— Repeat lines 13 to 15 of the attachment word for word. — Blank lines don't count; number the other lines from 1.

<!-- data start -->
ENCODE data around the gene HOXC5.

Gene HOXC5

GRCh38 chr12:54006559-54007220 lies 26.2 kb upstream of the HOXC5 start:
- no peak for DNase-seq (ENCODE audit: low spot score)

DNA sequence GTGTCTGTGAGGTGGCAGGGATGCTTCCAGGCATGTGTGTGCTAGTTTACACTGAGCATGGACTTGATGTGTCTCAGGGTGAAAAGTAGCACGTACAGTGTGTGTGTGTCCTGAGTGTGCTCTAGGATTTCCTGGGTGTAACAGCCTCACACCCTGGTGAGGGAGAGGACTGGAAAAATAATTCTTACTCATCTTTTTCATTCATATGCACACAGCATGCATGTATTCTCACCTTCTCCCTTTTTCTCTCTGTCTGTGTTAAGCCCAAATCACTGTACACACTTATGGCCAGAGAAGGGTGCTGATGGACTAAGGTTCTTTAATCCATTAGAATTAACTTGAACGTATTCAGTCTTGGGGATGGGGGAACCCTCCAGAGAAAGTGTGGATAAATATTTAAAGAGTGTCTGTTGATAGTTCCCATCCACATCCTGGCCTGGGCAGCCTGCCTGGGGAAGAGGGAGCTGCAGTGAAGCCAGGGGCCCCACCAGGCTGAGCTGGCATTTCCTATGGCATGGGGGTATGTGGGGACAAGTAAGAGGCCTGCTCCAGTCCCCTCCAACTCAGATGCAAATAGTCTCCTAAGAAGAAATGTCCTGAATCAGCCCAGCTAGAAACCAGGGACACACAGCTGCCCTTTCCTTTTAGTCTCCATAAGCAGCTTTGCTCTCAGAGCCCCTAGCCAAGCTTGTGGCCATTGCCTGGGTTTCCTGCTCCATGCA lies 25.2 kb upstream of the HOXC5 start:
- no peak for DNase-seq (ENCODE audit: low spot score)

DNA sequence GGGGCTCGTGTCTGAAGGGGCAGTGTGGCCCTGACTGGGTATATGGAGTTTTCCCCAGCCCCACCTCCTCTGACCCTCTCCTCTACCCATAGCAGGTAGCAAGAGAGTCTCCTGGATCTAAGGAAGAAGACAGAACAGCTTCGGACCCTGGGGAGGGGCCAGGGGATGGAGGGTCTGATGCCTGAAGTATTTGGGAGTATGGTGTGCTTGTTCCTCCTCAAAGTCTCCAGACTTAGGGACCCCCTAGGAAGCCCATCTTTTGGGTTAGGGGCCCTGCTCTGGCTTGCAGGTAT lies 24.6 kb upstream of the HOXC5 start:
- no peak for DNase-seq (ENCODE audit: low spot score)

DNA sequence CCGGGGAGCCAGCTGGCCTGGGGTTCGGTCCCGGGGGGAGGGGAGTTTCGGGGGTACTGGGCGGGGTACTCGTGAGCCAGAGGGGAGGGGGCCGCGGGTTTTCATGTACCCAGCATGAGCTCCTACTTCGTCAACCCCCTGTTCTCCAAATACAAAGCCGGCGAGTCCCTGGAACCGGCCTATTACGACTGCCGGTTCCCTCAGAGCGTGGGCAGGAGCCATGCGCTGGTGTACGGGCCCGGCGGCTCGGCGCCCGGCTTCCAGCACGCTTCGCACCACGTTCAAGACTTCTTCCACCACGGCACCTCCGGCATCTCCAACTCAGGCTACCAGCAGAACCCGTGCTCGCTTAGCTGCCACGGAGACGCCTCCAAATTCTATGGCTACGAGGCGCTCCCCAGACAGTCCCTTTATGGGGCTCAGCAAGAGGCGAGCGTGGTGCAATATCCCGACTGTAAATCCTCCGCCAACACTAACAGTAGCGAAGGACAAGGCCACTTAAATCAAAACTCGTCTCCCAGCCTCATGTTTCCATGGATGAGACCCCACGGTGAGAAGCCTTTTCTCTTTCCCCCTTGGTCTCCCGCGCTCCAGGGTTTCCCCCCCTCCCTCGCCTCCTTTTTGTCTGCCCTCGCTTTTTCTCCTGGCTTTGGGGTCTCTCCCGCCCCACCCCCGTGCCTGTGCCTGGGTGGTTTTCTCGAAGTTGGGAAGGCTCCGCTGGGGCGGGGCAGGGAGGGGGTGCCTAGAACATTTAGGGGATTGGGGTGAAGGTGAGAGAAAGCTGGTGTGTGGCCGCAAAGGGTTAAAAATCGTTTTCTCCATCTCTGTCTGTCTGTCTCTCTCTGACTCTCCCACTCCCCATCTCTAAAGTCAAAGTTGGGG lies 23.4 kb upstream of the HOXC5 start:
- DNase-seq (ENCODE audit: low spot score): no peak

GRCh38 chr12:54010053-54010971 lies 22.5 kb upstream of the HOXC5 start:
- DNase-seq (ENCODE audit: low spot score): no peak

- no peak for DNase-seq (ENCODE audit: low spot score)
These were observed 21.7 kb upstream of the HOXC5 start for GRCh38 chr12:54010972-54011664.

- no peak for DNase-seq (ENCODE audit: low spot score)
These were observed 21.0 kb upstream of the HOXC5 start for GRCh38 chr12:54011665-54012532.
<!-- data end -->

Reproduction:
- no peak for DNase-seq (ENCODE audit: low spot score)
These were observed 21.7 kb upstream of the HOXC5 start for GRCh38 chr12:54010972-54011664.

- no peak for DNase-seq (ENCODE audit: low spot score)